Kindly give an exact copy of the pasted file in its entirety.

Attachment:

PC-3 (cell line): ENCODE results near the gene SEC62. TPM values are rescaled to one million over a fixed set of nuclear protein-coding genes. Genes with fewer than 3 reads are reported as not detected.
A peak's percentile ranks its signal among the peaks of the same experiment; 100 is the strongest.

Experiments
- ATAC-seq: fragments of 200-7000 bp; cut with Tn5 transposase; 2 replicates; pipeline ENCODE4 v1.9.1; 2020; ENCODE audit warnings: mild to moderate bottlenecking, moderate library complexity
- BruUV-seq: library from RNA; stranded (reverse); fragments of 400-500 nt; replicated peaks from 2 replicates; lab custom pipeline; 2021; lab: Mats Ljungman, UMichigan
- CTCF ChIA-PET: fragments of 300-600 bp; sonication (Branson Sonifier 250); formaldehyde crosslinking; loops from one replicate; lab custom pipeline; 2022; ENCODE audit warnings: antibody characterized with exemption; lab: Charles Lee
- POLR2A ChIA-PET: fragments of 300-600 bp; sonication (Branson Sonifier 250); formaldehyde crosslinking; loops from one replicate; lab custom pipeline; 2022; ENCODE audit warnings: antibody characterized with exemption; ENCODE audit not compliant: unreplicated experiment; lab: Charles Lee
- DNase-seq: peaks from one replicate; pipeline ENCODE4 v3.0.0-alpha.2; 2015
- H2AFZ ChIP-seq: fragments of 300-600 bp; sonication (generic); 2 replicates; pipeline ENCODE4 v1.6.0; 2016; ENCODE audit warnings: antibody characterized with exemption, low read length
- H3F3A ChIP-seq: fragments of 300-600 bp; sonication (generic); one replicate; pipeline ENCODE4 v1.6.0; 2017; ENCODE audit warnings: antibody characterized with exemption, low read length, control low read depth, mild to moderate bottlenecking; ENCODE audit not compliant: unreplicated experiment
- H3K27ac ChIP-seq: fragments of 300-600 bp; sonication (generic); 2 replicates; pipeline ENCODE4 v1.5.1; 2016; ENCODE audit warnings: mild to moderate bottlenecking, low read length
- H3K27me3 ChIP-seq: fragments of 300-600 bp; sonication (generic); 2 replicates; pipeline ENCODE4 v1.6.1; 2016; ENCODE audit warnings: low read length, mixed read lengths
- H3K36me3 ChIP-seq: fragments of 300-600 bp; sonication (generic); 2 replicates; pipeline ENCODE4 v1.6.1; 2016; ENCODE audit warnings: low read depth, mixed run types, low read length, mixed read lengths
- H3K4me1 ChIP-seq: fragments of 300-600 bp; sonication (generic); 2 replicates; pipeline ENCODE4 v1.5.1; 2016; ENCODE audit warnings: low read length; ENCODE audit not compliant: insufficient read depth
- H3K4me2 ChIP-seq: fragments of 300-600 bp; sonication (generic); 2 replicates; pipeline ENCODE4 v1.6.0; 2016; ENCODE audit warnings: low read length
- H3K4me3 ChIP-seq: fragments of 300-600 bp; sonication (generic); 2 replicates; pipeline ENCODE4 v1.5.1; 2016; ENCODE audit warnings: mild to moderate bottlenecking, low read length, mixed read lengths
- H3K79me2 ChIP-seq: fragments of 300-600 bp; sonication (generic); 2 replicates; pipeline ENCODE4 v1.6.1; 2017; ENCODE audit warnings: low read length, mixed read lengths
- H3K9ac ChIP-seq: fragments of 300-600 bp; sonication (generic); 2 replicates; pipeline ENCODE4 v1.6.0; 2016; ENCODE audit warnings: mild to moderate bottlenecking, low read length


PC-3 (cell line): ENCODE results near the gene SEC62. TPM values are rescaled to one million over a fixed set of nuclear protein-coding genes. Genes with fewer than 3 reads are reported as not detected.
A peak's percentile ranks its signal among the peaks of the same experiment; 100 is the strongest.

Experiments
- ATAC-seq: fragments of 200-7000 bp; cut with Tn5 transposase; 2 replicates; pipeline ENCODE4 v1.9.1; 2020; ENCODE audit warnings: mild to moderate bottlenecking, moderate library complexity
- BruUV-seq: library from RNA; stranded (reverse); fragments of 400-500 nt; replicated peaks from 2 replicates; lab custom pipeline; 2021; lab: Mats Ljungman, UMichigan
- CTCF ChIA-PET: fragments of 300-600 bp; sonication (Branson Sonifier 250); formaldehyde crosslinking; loops from one replicate; lab custom pipeline; 2022; ENCODE audit warnings: antibody characterized with exemption; lab: Charles Lee
- POLR2A ChIA-PET: fragments of 300-600 bp; sonication (Branson Sonifier 250); formaldehyde crosslinking; loops from one replicate; lab custom pipeline; 2022; ENCODE audit warnings: antibody characterized with exemption; ENCODE audit not compliant: unreplicated experiment; lab: Charles Lee
- DNase-seq: peaks from one replicate; pipeline ENCODE4 v3.0.0-alpha.2; 2015
- H2AFZ ChIP-seq: fragments of 300-600 bp; sonication (generic); 2 replicates; pipeline ENCODE4 v1.6.0; 2016; ENCODE audit warnings: antibody characterized with exemption, low read length
- H3F3A ChIP-seq: fragments of 300-600 bp; sonication (generic); one replicate; pipeline ENCODE4 v1.6.0; 2017; ENCODE audit warnings: antibody characterized with exemption, low read length, control low read depth, mild to moderate bottlenecking; ENCODE audit not compliant: unreplicated experiment
- H3K27ac ChIP-seq: fragments of 300-600 bp; sonication (generic); 2 replicates; pipeline ENCODE4 v1.5.1; 2016; ENCODE audit warnings: mild to moderate bottlenecking, low read length
- H3K27me3 ChIP-seq: fragments of 300-600 bp; sonication (generic); 2 replicates; pipeline ENCODE4 v1.6.1; 2016; ENCODE audit warnings: low read length, mixed read lengths
- H3K36me3 ChIP-seq: fragments of 300-600 bp; sonication (generic); 2 replicates; pipeline ENCODE4 v1.6.1; 2016; ENCODE audit warnings: low read depth, mixed run types, low read length, mixed read lengths
- H3K4me1 ChIP-seq: fragments of 300-600 bp; sonication (generic); 2 replicates; pipeline ENCODE4 v1.5.1; 2016; ENCODE audit warnings: low read length; ENCODE audit not compliant: insufficient read depth
- H3K4me2 ChIP-seq: fragments of 300-600 bp; sonication (generic); 2 replicates; pipeline ENCODE4 v1.6.0; 2016; ENCODE audit warnings: low read length
- H3K4me3 ChIP-seq: fragments of 300-600 bp; sonication (generic); 2 replicates; pipeline ENCODE4 v1.5.1; 2016; ENCODE audit warnings: mild to moderate bottlenecking, low read length, mixed read lengths
- H3K79me2 ChIP-seq: fragments of 300-600 bp; sonication (generic); 2 replicates; pipeline ENCODE4 v1.6.1; 2017; ENCODE audit warnings: low read length, mixed read lengths
- H3K9ac ChIP-seq: fragments of 300-600 bp; sonication (generic); 2 replicates; pipeline ENCODE4 v1.6.0; 2016; ENCODE audit warnings: mild to moderate bottlenecking, low read length